So why is he sharing the penultimate spot with Pagey? Well, although I have to give Wilson credit for being the prototype, Jimmy Page was the guy that embodied the role of band leader/producer in a manner that was much more stable and organic than with Brian and the Beach Boys. Somewhat like his idol Spector (only way less creepy and evil), Wilson's role as band producer was inexorably tied to his growing dictatorial tenancies and mental instability. Page proved that a member of the band could be trusted to be a better and more appropriate producer than anyone else and also not demand that songs be cut from the recording schedule for fear that they were starting fires hundreds of miles away. Page not only had uncompromising artistic vision, he also had more technical studio ability than the top engineers in his field. Often, the impressive sound of Led Zeppelin records was achieved in spite of the involvement of people like Glyn Johns and Ron Nevison; not because of them. The albums have an explosive aural quality that was unprecedented at the time and unsurpassed today. This was entirely because of Page's contribution as the band's only producer.
First off, George Martin produced every Beatles album, meaning he has been involved with the creation of 12 of the greatest rock records EVER. This doesn't necessarily mean he is the best however. After all, we know how good the Fab Four were and just because they are the best at what they do, doesn't mean their producer was the greatest at his craft. Maybe the Beatles did a fair bit of their production work by themselves, à la Brian Wilson, and Martin was merely a hired hand.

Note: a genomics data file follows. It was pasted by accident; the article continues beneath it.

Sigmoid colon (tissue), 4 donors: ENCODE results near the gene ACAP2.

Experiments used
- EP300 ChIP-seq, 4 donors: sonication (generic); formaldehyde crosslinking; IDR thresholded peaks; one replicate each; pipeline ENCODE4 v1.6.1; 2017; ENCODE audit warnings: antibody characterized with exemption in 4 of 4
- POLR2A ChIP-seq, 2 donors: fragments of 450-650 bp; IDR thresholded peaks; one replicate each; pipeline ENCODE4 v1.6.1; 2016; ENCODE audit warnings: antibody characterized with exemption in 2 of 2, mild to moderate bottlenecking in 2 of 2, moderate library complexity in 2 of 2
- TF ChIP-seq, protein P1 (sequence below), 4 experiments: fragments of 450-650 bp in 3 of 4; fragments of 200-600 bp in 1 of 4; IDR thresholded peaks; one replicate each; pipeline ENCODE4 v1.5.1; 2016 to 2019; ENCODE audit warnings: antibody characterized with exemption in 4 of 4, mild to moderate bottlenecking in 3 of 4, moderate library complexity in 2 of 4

Well, the long and short of this question is: they didn't do it by themselves. The Beatles may have been great song writers and musicians but the demise of Apple, the loss of legal control over their own material and the slow financial and personal unraveling of the Beatles Empire following the death of Brian Epstein are testaments to the fact that these guys probably couldn't be trusted to maintain a home aquarium if left to their own devices. One of the reasons that the Beatles' music found the form it did was because George Martin helped record it. However, he was not only able to make the studio express the band's ideas, he was also capable of constructive and artistic contribution. When Lennon recorded Strawberry Fields, at the time a simple and unadorned acoustic piece, Martin was able to say “I think I know where you're going with this”, combine Lennon's two vocal takes into a varispeeded hybrid and add all the horns and extra instrumentation. In effect, he made the song what it is.
Now think about this for a second. This means that when the greatest team of rock/pop song writers in the history of humanity handed their ideas over to this man for guidance, he was not only able to fully realise the songs to their creators' satisfaction but sometimes actually improve upon them. Moreover, the Beatles were also one of the most important innovators in rock, not only being ahead of the curve artistically but often drawing the curve for others as they went. And yet, for all their changes and progressions, they never once changed producers. George Martin, an unassuming and for all appearances, a very straightforward and square individual, was able to immediately accept, understand, process, record and contribute to the cutting edge of rock music during its renaissance. How many of us, if presented with a McCartney song, would say, “Yeah it's good but I think you didn't fully capture the essence of your own idea and I think I have what it takes to improve your music.” And the Beatles never once felt that his involvement betrayed their artistic intentions. In sum, the magnitude of his achievements is staggering. He's still at it too, as he and his son recently released Love: without hyperbole, the greatest Beatles mashup record ever. Successful production is always a balance between the roles of sound technician, artistic editor and musical guide. Never has this balance been more harmonious than with George Martin.